Jan 13, 2010
Ford’s new Focus has been unleashed a full year ahead of it’s European on-sale date and it’s already generating substantial comment in the sphere of the blogs. Ed Stubbs and Dustin Shedlarski have both written interesting critiques of a design that I, personally, find a little schizophrenic. But let’s face it: when you’re trying to design one C-Segment product for two markets – one that’s been downsized for decades and another that’s only just coming to terms with the concept – things are bound to get a little hectic.
There isn’t much that neither Ed nor Dustin have covered, from the lower DRG composition (clearly inspired by the maniacal Focus RS but failing to relate to any of the other DRG elements) to the nicely resolved, if busy side surfacing and the fuel flap on the 5-door that relates neatly to the tail lamp (no matter that said lamp looks to have been lifted from a rejected Renault Megane proposal…).
It’s clear that, no matter what your take on the car as a whole, the exterior design of the new Focus provides a strategically sensible, dynamic counterpoint to the impeccably premium Golf, the premium arriviste Astra and the dull, crap Megane. It certainly can’t be called conservative and boring, as the previous iteration was at launch.
Yet in pouring over the images of the new Fords, it wasn’t thoughts about C-Segment competitors that were running through my mind, nor Ford’s swanky new touch-infused HMI solution (I hope to look at that in more detail soon), but rather how the side surfacing fits into a trend started by, and so far limited to, BMW and it’s SAV products.
Having a 1st generation BMW X5 in the family, I’ve had ample time to pour over the car and have often chuckled at that way the side surfaces were composed to give the impression of a sporty, lithe estate car cloaked in butch body armour. It’s a trick that BMW employed again on the second X5 and now on the X1 to even more dramatic – some would say bizarre – effect. Next time you see one, stop and take a minute to let your eyes wander over the car and I’m sure you’ll see what I mean if the pictures above don’t make it clear.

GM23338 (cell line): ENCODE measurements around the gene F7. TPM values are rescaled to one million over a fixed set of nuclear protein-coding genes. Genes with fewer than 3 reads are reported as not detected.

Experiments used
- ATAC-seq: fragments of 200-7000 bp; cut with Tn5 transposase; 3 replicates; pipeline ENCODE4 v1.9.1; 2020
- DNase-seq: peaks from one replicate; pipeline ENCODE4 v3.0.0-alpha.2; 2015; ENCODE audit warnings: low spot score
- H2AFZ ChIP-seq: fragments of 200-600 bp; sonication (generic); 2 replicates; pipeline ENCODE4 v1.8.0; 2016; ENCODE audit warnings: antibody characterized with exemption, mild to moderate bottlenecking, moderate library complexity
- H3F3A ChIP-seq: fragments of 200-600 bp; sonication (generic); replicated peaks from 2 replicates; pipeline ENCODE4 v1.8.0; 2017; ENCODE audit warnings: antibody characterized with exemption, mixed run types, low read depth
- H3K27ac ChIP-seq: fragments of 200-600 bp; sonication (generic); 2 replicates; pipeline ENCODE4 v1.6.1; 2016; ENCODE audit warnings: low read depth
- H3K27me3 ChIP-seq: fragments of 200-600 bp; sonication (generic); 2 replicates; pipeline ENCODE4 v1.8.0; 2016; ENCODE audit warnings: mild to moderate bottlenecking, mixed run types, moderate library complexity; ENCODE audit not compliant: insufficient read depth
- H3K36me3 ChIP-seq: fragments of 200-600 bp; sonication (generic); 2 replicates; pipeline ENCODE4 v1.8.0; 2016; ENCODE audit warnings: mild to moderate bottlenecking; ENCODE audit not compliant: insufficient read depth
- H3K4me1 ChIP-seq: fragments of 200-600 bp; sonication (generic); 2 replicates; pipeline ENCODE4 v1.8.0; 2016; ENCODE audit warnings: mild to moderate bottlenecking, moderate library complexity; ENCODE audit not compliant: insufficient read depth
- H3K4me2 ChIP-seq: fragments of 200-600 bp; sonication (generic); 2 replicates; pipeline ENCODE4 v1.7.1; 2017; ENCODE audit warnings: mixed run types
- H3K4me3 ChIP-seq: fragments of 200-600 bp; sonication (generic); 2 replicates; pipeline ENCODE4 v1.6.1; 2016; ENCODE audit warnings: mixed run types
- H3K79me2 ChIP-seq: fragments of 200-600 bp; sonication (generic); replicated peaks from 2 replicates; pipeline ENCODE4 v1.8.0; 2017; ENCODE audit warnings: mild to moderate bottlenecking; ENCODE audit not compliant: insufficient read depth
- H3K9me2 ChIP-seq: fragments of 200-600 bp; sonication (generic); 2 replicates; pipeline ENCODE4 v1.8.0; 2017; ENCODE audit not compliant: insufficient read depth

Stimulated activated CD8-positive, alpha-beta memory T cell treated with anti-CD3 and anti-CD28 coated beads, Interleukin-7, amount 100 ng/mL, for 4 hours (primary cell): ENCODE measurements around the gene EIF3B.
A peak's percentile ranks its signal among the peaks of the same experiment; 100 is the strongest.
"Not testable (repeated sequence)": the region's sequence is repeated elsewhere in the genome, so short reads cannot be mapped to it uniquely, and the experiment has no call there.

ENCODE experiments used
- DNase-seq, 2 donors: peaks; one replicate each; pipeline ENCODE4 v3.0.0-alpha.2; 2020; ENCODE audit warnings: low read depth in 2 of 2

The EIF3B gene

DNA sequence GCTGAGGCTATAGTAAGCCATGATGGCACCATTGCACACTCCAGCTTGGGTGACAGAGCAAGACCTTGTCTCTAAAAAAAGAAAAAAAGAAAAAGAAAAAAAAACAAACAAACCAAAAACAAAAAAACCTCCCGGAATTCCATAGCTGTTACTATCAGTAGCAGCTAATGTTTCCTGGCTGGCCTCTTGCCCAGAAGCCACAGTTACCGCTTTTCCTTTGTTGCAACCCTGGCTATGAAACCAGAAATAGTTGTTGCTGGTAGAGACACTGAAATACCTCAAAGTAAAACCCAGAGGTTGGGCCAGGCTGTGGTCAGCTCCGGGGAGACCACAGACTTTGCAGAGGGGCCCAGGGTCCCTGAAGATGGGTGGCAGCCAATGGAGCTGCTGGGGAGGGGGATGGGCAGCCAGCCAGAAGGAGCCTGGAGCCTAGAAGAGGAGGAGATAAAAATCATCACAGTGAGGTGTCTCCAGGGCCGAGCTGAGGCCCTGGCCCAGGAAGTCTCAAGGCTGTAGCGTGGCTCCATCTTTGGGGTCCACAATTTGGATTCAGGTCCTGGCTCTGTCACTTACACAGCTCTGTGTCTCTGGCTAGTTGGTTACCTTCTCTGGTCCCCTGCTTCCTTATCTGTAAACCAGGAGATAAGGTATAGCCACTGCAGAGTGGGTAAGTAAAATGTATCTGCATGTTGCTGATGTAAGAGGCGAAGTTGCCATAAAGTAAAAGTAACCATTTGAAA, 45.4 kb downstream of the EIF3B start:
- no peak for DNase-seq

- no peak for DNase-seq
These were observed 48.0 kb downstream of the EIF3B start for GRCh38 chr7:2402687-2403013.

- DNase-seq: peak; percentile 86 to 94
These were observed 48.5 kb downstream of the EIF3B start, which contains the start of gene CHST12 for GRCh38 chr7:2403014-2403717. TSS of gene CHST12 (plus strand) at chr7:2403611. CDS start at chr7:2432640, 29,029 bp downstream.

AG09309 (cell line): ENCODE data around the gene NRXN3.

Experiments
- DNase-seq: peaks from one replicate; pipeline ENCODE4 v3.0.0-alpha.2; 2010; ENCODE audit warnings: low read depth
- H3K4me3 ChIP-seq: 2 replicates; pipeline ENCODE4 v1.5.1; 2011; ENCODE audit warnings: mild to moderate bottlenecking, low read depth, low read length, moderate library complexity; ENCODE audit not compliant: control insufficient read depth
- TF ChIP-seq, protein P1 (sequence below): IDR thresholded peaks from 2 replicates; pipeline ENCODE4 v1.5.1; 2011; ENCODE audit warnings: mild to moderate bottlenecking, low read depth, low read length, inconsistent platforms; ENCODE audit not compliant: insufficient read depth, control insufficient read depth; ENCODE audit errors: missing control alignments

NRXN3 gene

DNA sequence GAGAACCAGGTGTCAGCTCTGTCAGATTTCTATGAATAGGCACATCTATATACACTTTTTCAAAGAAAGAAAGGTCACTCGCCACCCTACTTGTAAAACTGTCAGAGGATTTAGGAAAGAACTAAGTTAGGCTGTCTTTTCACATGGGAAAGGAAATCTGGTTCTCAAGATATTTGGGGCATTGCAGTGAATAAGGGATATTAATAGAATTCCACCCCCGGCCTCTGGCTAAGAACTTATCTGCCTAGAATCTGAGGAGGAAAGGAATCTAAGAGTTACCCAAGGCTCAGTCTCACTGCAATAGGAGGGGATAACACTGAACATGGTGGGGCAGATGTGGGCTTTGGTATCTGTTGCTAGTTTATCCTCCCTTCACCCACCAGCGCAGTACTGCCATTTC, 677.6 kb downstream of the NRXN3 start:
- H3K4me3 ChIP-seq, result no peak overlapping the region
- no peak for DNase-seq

Now, it would seem, Ford is using the same stylistic device on the Focus. Take a look at the rear 3/4 shot of the sedan or hatch and tell me you can’t see a smaller car being shrouded by enormous fenders… it’s an effect not to dissimilar to Wallace wearing the Wrong Pants.
The rationale is clear: the Focus is a pan-Atlantic car and needs to appeal to US and European tastes. To that end Ford has created a car with a centre section that speaks of compact european dynamism, a rear end that is full of American mid-sized mainstream and a front that is an amalgam of large car, small car, sports car and family car. All of which sounds – and looks – like a classic case of design by committee on a car that needs to be small (to keep the Europeans on side) but big (to make Americans feel comfortable buying a smaller car) but small (to introduce Americans the benefits of a small car). Whereas BMW focused on combining two clear typologies that are universally understood – estate and 4WD – and interpreted the mix in a typicaly BMW way, the Focus struggles to adequately and simultaneously satisfy American and European expectations of what a compact Ford should be.
All of which, no doubt, will be irrelevant when the car comes to market. The interior looks bang up to date and of substantially improved quality, the HMI should be fantastic and, dynamically, it will more than likely take the class crown, continuing the proud tradition of it’s predecessors. I just wish it wasn’t wearing the wrong pants.